Haymarket Affair Digital Collection

Illinois vs. August Spies et al. trial transcript no. 1
Testimony of Sylvanus Edinburn, 1886 Aug. 10.

Volume N, 233-237, 5 p.
Edinburn, Sylvanus.

Direct examination by Mr. Grinnell. Cross-examination by Mr. Foster. Testified on behalf of the Prosecution, People of the State of Illinois.

Testified as to Harry Gilmer's general reputation for truth and veracity. Testified on various topics (page numbers provide a partial guide): Gilmer, Harry (vol.N 233).

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a witness called and sworn on behalf of the people was examined in chief by Mr. Grinnell, and testified as follows

Q What is your name?

A Sylvanus Edinburn.

Q Where do you reside?

A DesMoines, Iowa.

Q How long have you lived in DesMines?

A About thirty-two years.

Q Did you know Harry L. Gilmer when he lived at DesMoines

A I did.

Q What is your business?

A I am plasterer.

Q Do you know Harry L. Gilmer's reputation for truth and veracity among his associates and acquaintances while he lived in DesMoines?

A I do.

Q Was it good or bad?

A Good.

Q Would you believe him under oath?

A I would.

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Mr. Foster.

Q Did he ever work for you?

A Never did.

Q Where did he live?

A He lived in DesMoines on Eight street and Tenth. He lived opposite where I lived.

Q Whose house did he live in?

A The last one was his own.

Q Whose was the first one?

A I don't know who did own it.

Q Was he in the habit of visiting at your family?

A No sir.

Q Did you ever visit him?

A Nothing more than on the sidewalk, talked to him on the sidewalk----never was in his house.

Q Then you didn't smoke a pipe a piece with him after the days work was done, did you?

A I have met him to talk with him in the last year, while he lived there opposite me on 10th street considerable.

Q You say you are a plasterer?

A Yes sir.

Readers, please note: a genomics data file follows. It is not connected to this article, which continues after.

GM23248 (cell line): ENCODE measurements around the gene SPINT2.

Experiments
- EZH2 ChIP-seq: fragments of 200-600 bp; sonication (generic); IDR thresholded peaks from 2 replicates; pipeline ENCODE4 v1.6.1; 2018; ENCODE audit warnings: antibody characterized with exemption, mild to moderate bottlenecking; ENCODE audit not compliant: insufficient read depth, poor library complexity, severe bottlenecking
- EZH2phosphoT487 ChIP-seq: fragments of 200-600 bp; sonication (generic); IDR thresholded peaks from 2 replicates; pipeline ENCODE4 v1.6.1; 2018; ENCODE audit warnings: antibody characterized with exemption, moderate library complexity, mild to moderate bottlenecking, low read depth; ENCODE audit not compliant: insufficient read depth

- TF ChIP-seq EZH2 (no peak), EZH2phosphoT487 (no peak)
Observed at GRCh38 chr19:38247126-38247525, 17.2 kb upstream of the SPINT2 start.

Q Did you ever make an investigation here?

A I never did. I never had no difficulty though.

Q You never made any investigation as to his character for truth and veracity?

A He was considered a good citizen in the neighborhood in which he lived.

Q You never heard of his stealing anything?

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Objected to.

Q He was arrested while he was at DesMoines?

A I never heard of it.

Q Did he ever tell you about being arrested at Cedar Rapids?

A No sir.

Q Was he a married man or a single man while he lived at DesMoines?

A He was a married man.

Q You say he lived near to where you lived?

A A little diagonally opposite.

Q For how long did he live near you?

A I think about a year.

Q Now wasn't he a good deal a man to spin yarns, and tell stories about great men he had known and all that kind of thing?

Objected to.

THE COURT: The inquiry is as to general reputation.

Q How long did you know him?

A I first got acquainted with him about 1872, and I think it was 1876 or `77 that he sold out and went away, I never saw him, I think until today.

Q For the last nine or ten years you have not seen him until to-day?

A No sir.

Q You say he never worked for you?

A No sir.

Q And you never worked for him?

A No sir.

Q Never had any business transactions together at all?

A No sir.

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Q Never visited him nor he your family, although you lived a little diagonally across the street?

A I think my wife went over to see his wife, she was an invalid, sickly.

Q She did not go over to see him, nor you didn't go over to see him?

A No.

Q Did you know him when he was on the police force, or was he on the police force to your knowledge?

A I think he was for awhile.

Q Did he wear a uniform or was he dressed as a detective.

A I think he wore a uniform---I would not be positive.

Q Was that the time he was working collecting the dog tax, or doing anything about the dog tax?

A No.

Q About all you know about him is in this way---you knew he was a painter?

A Yes sir, we met on a good many jobs together.

Q And that you would see him about his work as a painter occasionally and as a policemen, you lived diagonally across the street, you saw him once in a while----he had an invalid wife, and you never heard anything particularly good or bad of him?

A I never heard anything bad of him.

Q Did you ever hear anything good of him?

A I heard the neighbors speak of him as a good, quiet peaceable citizen.

Q Did they speak anything about in this connection that his reputation for truth and veracity and as to whether they would believe him under oath?

A I never heard that.

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Q You never investigated his character in that regard?

A No sir.

Q And what it has been for the last nine years you know absolutely nothing?

A I know nothing.

Q Then you don't pretend to say his reputation, you know now among his associates in Chicago?

A No sir, I do not.

Q You don't know where he ever lived in Chicago?

A No sir, only to-day----I saw him to-day.

Q You don't know any of his associates in Chicago, and for the last nine years you know nothing about his reputation?

A (No responce.)

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